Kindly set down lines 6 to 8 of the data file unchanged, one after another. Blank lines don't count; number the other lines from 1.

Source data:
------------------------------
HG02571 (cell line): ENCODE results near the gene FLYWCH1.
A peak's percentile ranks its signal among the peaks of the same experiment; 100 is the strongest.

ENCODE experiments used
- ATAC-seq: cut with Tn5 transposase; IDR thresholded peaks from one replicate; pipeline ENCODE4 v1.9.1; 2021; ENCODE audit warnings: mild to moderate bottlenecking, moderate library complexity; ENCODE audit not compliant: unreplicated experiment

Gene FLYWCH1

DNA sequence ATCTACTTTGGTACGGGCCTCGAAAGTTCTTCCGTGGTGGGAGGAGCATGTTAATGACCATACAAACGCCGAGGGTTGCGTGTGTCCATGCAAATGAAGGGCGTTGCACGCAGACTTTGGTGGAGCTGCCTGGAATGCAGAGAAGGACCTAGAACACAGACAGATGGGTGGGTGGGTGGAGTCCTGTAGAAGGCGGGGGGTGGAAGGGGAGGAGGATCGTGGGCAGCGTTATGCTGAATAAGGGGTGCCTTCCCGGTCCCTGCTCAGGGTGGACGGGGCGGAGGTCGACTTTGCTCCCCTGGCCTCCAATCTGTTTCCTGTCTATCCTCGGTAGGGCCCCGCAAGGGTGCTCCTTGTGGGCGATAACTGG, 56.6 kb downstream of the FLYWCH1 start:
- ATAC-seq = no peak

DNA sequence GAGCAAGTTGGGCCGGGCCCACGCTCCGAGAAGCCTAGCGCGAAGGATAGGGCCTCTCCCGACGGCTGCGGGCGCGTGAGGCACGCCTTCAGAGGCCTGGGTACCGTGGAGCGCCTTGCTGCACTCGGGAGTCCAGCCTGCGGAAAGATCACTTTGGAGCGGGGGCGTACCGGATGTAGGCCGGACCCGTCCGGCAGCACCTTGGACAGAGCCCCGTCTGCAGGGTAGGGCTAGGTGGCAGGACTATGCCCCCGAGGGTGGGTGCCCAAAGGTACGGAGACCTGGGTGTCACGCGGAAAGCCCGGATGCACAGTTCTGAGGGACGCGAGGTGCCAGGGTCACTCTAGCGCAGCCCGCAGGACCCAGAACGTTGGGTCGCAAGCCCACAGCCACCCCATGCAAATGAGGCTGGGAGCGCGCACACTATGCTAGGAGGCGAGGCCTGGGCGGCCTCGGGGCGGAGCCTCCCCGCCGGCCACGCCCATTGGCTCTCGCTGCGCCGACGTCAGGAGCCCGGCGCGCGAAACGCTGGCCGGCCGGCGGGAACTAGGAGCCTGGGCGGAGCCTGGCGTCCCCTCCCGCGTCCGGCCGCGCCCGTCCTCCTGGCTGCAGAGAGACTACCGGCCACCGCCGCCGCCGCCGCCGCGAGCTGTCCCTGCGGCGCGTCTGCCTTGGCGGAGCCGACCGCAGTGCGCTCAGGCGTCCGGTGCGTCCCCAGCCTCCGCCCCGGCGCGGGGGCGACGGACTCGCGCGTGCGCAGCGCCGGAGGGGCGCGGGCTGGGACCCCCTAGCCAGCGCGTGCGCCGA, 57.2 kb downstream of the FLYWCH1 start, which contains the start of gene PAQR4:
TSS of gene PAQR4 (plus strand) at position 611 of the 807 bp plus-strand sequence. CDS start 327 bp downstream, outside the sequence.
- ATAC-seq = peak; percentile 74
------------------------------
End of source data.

DNA sequence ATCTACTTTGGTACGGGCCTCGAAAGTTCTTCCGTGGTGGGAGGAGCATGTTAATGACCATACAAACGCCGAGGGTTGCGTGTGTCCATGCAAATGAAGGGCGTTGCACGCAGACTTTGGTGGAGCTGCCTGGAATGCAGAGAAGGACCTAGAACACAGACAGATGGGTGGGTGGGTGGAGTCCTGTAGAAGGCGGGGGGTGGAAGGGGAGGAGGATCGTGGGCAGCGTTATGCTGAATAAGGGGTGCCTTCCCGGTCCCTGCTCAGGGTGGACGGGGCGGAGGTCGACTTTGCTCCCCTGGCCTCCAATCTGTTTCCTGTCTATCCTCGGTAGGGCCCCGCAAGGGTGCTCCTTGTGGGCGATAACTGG, 56.6 kb downstream of the FLYWCH1 start:
- ATAC-seq = no peak

DNA sequence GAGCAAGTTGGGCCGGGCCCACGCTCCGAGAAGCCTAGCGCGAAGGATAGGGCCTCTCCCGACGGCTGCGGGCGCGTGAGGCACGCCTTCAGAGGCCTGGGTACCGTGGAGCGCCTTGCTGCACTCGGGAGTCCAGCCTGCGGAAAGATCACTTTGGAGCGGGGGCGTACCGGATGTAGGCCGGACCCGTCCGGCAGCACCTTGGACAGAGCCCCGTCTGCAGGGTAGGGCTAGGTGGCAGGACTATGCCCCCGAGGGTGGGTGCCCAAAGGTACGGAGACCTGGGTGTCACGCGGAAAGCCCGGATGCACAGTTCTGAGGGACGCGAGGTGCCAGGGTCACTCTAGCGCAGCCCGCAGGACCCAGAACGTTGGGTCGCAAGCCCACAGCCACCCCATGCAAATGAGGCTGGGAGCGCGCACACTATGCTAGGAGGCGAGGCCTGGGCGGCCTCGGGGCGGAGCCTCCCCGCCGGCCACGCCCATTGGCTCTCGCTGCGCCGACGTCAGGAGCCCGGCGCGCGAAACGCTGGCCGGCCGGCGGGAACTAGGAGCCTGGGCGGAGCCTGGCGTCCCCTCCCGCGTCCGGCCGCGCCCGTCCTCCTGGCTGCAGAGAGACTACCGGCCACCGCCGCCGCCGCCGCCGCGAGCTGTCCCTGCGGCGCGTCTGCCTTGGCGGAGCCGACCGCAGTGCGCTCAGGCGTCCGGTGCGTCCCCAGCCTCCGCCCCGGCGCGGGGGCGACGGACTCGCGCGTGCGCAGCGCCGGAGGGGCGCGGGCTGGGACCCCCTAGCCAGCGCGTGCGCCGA, 57.2 kb downstream of the FLYWCH1 start, which contains the start of gene PAQR4: